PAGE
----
Last year, Hall played a series of dates with Todd Rundgren. At the end of the night, they sang each other’s songs together, including the Hall & Oates 1979 classic “Wait for Me.” The lawsuit hit right before he flew out to begin a new leg of the tour in Asia, and Hall accused of Oates of trying to sabotage the tour. “This recent bad faith conduct by John Oates and the Oates Trust has created tremendous upheaval, harm, and difficulty in my life,” Hall wrote in a legal filing. “I believe that John Oates timed the Unauthorized Transaction to create the most harm to me.”

Oates says this is untrue. “That’s what he said?” Oates asks. “I didn’t even know he was going on tour. I had nothing to do with that. If that’s how he perceived it, then that’s how he perceived it. But, really honestly, I don’t follow him on social media. In fact, I don’t even know what he’s doing. I hope he’s doing well and I hope he’s having a time of his life, but it’s not part of my life.”

According to Oates, he was also unaware that Hall was touring America with Elvis Costello later this year until RS informed him of the news. “I’m really glad that, in a way, this situation has given him the opportunity to be himself,” Oates says. “And however he wants to show himself and perform and be creative as an individual, I think it’s great, because that’s what I want to do.”

Despite all the current drama, Hall & Oates never formally broke up — they just stopped booking concert dates — and Wikipedia lists the duo’s active years as “1970-present.” Should an official end date be added to the career of one of the most successful pop duos of all time? “You can ask Daryl the same question,” Oates says. “But, yes. As far as I’m concerned, I’ve moved on. I feel like I have a new lease on my creative life.”

He then picks up a book and begins reading a passage. “I’m basically a Taoist,” he says. “And I’m going to read you something that was in my daily meditation today. It says, ‘The rule for those who follow Tao is this, ‘Walk the path together as long as you can, and when you must part, never hold your companion back.’”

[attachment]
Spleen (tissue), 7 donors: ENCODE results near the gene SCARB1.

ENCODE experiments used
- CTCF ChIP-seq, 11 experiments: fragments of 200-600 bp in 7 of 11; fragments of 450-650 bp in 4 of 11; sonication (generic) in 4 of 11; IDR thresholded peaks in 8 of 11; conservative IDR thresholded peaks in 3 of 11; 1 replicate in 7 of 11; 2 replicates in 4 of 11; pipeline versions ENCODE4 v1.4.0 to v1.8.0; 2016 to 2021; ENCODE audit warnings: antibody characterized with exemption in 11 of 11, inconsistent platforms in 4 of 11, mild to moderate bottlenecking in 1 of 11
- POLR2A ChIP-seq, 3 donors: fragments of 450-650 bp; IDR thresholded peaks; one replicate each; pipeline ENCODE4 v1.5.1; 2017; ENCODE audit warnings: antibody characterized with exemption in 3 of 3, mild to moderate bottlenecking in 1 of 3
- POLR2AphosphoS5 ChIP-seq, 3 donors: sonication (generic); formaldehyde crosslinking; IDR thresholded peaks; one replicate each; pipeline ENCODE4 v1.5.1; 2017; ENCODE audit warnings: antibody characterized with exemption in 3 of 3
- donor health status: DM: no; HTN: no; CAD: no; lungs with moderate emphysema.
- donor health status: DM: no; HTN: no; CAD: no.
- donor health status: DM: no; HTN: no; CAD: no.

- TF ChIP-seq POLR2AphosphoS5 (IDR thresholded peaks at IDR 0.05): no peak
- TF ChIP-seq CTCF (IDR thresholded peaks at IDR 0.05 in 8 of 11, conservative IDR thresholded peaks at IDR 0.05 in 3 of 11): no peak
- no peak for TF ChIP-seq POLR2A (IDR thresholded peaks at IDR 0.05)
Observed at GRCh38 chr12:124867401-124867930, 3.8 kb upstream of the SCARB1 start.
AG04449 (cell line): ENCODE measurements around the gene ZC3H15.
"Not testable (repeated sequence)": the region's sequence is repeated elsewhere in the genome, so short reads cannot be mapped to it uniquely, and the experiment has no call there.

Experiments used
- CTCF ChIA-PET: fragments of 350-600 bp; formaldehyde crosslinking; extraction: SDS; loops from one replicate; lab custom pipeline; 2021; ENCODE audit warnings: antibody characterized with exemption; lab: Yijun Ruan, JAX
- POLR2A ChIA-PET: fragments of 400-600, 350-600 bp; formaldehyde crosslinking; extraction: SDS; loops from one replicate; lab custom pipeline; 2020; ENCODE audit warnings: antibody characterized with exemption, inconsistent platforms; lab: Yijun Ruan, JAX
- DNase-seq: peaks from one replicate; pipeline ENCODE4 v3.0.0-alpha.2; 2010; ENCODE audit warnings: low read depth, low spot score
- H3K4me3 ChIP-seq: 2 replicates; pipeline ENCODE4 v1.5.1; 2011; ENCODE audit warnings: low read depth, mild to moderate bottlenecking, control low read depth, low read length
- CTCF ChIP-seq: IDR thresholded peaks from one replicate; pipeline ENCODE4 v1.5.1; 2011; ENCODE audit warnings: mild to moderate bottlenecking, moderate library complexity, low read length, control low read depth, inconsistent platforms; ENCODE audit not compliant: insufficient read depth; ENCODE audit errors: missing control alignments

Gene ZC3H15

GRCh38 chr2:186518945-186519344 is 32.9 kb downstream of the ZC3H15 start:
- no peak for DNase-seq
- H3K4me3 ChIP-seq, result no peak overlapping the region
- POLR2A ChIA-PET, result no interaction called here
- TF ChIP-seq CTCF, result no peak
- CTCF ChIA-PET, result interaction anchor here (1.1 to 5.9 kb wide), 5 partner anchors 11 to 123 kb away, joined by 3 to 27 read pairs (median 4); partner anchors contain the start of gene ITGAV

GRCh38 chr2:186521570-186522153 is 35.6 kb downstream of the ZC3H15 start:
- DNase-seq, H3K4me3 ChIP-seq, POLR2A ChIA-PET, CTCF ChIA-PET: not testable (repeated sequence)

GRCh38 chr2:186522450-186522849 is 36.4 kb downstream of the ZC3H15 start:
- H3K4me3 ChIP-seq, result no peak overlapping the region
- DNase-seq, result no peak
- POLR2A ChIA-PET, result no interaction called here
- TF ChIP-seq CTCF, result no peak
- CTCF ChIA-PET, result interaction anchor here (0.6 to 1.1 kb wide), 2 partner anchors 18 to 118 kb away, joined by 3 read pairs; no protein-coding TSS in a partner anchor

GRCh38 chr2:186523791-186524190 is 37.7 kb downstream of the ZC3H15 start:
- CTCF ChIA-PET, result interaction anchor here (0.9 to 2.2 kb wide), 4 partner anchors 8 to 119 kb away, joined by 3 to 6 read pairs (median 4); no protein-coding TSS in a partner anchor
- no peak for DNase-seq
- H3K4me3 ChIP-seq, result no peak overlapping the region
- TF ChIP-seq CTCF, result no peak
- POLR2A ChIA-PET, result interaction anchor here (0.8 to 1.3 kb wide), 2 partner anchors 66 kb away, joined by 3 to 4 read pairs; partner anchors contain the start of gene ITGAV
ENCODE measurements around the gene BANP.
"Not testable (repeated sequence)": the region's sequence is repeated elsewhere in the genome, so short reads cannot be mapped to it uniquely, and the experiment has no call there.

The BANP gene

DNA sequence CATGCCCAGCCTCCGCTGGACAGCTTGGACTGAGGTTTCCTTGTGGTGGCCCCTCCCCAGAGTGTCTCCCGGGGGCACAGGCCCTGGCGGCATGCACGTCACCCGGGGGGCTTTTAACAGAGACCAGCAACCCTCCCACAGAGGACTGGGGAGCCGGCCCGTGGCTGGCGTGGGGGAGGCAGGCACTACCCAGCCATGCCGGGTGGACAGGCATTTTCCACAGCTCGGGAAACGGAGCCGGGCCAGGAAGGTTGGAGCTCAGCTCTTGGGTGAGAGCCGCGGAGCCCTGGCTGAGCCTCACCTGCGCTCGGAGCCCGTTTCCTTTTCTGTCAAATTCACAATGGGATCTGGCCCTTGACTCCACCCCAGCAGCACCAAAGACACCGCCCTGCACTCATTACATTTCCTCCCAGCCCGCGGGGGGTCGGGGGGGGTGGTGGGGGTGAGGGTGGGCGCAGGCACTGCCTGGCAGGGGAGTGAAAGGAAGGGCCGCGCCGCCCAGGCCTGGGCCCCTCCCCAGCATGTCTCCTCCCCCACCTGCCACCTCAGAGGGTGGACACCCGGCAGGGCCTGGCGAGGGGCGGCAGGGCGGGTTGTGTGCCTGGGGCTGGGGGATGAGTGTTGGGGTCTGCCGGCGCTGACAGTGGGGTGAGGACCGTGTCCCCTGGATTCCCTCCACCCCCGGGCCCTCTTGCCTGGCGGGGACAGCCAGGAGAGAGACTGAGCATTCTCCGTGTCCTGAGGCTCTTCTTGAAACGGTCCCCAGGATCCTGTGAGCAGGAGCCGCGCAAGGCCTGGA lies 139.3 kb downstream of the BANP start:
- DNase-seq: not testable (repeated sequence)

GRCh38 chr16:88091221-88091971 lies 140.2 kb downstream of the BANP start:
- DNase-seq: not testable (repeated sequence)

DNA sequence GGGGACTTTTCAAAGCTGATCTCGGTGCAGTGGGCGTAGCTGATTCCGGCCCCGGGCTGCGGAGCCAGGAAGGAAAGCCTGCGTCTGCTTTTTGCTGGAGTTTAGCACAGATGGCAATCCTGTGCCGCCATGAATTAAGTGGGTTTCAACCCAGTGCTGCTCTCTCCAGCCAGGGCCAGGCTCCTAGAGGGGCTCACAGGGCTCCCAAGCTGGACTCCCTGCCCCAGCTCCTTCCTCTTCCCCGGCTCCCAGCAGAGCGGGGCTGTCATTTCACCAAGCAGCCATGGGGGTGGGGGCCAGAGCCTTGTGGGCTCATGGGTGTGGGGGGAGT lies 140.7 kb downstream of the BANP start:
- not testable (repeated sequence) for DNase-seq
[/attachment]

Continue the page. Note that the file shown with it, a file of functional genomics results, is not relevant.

“That’s how I feel about things,” he continues. “A good friend of mine said something to me when this was all starting. He said, ‘John, you were a musician before you met Daryl, and you’re still a musician. You’re an individual.’ And Daryl and I have always called ourselves Daryl Hall and John Oates, because we always wanted to be perceived as two individuals who work together. That was very important to us. If you look at the albums, you’ll see that on every album. And so this is the ultimate expression of that.”

However, Hall and Oates were also best friends. They even lived in an apartment together. The name of the group came from what their landlord scribbled on their mailbox: Hall & Oates. While they may never play together again, Oates doesn’t rule out repairing their friendship.


“I’m always open for that,” he says. “Daryl Hall is an amazing individual. He is one of the great, great songwriters of all time, and without a doubt, one of the great singers of all time. I would never say anything negative about him. But we have a different strategy for our lives, and we have a different strategy for our business lives as well as our personal lives. And that’s that, so be it. We’re old guys. We deserve to be allowed to do whatever we want to do.”

Does he hope those old guys can one day perform one last song together to end the story on a positive note? “I have no idea,” he says. “But I don’t see it. I really don’t. Life is funny though. You never know what kind of curve it will throw you.”